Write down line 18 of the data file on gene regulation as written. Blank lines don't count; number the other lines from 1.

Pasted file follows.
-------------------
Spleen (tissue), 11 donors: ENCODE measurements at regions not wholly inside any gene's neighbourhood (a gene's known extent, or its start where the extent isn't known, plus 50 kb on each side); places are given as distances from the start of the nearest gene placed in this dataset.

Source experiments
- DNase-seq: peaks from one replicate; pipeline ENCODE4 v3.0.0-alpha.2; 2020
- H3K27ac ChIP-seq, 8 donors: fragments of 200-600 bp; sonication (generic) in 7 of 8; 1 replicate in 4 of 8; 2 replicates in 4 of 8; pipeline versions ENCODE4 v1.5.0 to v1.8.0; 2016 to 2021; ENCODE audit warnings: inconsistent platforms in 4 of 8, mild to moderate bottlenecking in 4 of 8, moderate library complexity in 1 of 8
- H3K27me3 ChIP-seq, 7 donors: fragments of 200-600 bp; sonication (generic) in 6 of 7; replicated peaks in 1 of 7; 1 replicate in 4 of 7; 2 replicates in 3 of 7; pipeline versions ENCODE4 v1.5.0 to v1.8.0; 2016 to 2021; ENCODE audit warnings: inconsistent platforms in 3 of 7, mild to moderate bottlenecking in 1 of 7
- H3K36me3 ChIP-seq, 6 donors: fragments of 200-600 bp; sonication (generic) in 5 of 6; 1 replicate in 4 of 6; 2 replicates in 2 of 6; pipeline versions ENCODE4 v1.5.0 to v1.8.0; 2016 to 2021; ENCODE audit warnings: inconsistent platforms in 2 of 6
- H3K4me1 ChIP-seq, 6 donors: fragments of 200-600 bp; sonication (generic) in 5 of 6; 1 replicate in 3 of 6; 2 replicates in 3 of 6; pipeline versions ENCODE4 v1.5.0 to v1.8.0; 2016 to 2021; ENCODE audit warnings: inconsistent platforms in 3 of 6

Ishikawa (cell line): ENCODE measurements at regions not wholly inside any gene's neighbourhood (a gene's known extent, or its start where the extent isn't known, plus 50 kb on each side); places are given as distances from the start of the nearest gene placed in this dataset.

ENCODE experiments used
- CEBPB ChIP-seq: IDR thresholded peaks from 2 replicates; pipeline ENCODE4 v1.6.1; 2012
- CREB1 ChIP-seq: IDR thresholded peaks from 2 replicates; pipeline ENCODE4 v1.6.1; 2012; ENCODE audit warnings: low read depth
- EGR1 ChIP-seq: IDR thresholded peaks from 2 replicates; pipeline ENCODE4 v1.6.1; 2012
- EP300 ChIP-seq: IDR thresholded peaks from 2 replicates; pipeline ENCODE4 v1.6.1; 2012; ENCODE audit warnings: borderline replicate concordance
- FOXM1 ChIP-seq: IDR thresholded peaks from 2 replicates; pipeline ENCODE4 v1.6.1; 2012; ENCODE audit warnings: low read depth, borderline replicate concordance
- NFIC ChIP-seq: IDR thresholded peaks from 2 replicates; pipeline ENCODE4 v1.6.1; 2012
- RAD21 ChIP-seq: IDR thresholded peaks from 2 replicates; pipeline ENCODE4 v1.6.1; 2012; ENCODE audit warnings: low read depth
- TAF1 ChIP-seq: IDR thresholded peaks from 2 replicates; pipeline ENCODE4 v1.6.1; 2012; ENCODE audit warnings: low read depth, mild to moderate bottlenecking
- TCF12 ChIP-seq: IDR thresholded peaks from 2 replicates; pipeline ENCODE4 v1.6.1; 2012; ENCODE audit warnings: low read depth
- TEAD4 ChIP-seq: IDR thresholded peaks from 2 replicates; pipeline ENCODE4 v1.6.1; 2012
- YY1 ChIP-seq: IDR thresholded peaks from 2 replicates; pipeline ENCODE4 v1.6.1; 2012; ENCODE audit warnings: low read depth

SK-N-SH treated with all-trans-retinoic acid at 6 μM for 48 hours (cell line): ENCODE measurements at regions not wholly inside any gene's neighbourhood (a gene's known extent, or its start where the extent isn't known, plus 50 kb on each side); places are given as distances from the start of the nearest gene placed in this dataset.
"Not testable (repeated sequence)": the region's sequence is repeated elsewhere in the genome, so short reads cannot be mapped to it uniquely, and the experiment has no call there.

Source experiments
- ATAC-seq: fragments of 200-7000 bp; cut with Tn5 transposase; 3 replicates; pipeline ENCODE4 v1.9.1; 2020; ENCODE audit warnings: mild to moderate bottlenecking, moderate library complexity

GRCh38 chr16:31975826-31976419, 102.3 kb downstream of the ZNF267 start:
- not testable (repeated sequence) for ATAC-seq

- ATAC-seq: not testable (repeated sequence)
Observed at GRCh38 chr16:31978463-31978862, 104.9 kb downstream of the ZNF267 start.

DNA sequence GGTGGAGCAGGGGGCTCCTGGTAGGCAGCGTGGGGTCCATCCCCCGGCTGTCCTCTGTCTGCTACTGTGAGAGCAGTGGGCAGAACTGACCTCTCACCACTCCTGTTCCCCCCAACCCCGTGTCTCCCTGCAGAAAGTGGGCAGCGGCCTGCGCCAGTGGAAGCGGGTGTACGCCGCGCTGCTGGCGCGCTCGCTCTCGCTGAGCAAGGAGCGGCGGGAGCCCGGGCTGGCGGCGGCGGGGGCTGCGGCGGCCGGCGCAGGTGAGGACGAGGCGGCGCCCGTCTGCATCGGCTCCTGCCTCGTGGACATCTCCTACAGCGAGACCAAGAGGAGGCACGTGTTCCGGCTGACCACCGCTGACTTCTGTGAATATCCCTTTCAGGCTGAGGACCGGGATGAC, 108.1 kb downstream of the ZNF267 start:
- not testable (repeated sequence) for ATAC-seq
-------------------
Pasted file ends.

- TCF12 ChIP-seq: IDR thresholded peaks from 2 replicates; pipeline ENCODE4 v1.6.1; 2012; ENCODE audit warnings: low read depth